In Network Neutrality War, AT&T vs. Google Sounds Like Republicans vs. Democrats
So it's now official: network neutrality is about Republicans versus Democrats. Evidence of the parallel was plentiful leading up to the FCC's recent notice of proposed rulemaking, when many public statements on the subject sounded like partisan rhetoric. But AT&T's September 25 letter to the FCC attacking Google provided the most convincing proof: it amounted to a character assault worthy of a presidential campaign. And a subsequent op-ed piece in the Washington Examiner made clear, if it wasn't already, which sides the high-tech combatants were on.
The giveaway in the AT&T letter was that its first reference to Google called the search giant "noisesome." And from there on, it was not an attack on Google's arguments and positions, but on Google itself – the corporate equivalent of an assault on a political opponent's integrity. The letter started by bringing up two issues – network neutrality and the regulation of phone service – and trying to draw a connection between the two. It then argued that because Google's positions on the two contradicted one another, the Internet company was hypocritical – that is, "bad."
Taking this approach meant AT&T didn't have to prove that Google's positions on either network neutrality or phone service regulation were wrong. In fact, the telecom company agrees with Google on the latter. All it had to do was claim that Google's positions contradicted one another. And that changed the argument completely. No longer was it about whether Google was right or wrong, it was about whether Google was good or bad. And in fact, the entire letter only contained one sentence, on the last page, that directly addressed the merits of network neutrality: "AT&T strongly emphasizes that the existing Internet principles are serving consumers well in their current form and there is no sound reason to radically expand and codify those principles."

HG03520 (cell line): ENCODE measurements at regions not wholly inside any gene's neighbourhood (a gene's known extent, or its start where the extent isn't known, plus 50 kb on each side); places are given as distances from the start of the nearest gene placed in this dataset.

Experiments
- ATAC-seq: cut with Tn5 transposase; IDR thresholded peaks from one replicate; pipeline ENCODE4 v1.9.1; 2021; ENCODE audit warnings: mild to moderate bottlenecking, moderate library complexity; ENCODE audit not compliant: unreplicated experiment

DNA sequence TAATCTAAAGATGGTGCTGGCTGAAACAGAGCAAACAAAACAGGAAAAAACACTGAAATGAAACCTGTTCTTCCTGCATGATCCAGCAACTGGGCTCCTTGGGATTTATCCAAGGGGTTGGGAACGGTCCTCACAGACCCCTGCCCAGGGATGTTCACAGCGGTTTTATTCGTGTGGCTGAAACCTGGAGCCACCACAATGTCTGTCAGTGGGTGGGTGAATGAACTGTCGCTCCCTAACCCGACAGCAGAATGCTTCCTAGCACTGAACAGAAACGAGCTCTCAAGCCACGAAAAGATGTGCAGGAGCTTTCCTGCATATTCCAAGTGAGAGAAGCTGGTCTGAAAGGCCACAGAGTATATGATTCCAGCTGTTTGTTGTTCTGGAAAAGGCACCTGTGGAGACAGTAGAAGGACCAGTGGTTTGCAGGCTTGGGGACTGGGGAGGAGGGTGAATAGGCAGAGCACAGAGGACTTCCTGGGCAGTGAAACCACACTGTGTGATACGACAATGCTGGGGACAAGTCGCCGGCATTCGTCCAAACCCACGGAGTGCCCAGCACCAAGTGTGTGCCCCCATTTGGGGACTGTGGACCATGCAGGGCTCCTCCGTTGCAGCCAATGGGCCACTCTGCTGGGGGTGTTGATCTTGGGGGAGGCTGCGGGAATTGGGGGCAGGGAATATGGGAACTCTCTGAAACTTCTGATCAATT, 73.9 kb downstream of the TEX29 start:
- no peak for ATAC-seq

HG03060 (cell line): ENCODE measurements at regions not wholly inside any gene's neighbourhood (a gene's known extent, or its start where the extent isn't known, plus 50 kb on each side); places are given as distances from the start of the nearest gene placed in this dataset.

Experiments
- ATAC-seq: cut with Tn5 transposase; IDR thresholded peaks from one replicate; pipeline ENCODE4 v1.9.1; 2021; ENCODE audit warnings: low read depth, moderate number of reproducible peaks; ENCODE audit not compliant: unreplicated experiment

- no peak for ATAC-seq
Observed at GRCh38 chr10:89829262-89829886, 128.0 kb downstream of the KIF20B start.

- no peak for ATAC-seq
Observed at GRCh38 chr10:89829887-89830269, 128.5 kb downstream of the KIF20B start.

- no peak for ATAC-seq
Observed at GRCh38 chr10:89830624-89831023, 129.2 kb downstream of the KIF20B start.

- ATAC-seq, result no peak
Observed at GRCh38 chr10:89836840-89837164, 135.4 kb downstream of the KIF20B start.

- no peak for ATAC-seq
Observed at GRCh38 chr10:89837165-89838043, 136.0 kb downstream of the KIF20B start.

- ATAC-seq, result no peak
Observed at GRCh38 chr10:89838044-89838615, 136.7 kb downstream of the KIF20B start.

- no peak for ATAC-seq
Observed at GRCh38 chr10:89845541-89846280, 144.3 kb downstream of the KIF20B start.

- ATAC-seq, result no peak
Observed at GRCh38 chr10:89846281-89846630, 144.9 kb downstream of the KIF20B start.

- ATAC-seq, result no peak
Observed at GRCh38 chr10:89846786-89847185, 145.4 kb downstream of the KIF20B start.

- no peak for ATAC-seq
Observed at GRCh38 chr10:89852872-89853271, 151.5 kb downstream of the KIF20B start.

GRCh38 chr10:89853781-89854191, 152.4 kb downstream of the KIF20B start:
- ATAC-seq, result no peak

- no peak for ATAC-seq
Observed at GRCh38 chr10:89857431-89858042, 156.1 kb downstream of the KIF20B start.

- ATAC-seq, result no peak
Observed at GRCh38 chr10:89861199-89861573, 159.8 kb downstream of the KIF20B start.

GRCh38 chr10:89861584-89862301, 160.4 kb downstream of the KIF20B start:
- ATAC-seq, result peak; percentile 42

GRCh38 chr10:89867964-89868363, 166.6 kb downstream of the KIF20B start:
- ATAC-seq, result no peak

The aggressive attack put Google on the defensive. No longer was it promoting its network neutrality arguments, it was defending its corporate character. To counter the attack, it had to prove that there was no legitimate connection between the network neutrality and phone service issues – a classic dilemma of proving a negative. Besides, to a casual observer, such a connection might seem at least plausible, especially given the impressive legalistic language of the AT&T letter. Overall, disproving the attack was a lot harder than arguing for network neutrality.
And if the dust-up didn't make clear enough that network neutrality is as much a political as a technical and commercial issue, the Washington Examiner op-ed left no room for doubt: it claimed that network neutrality is socialism. Since socialism is also one of the accusations that political conservatives are making against the Obama administration, that claim also unambiguously positioned AT&T on the Republican side of the Republican-Democrat divide.
Of course, attacking an opponent's character isn't always the wisest approach, whether for politicians or for companies, particularly when it seems to line one up with a losing side. And since Republicans have fared poorly in the last two biennial elections, anything that binds AT&T to them in the public mind could be damaging to the telecom company. Unfortunately, it may be too late to try to erase that connection. For one thing, Fox News commentator Glenn Beck also subsequently weighed in on network neutrality by calling it a Marxist plot. And Sen. John McCain has just introduced a bill that would prevent the FCC from imposing any network neutrality regulations at all.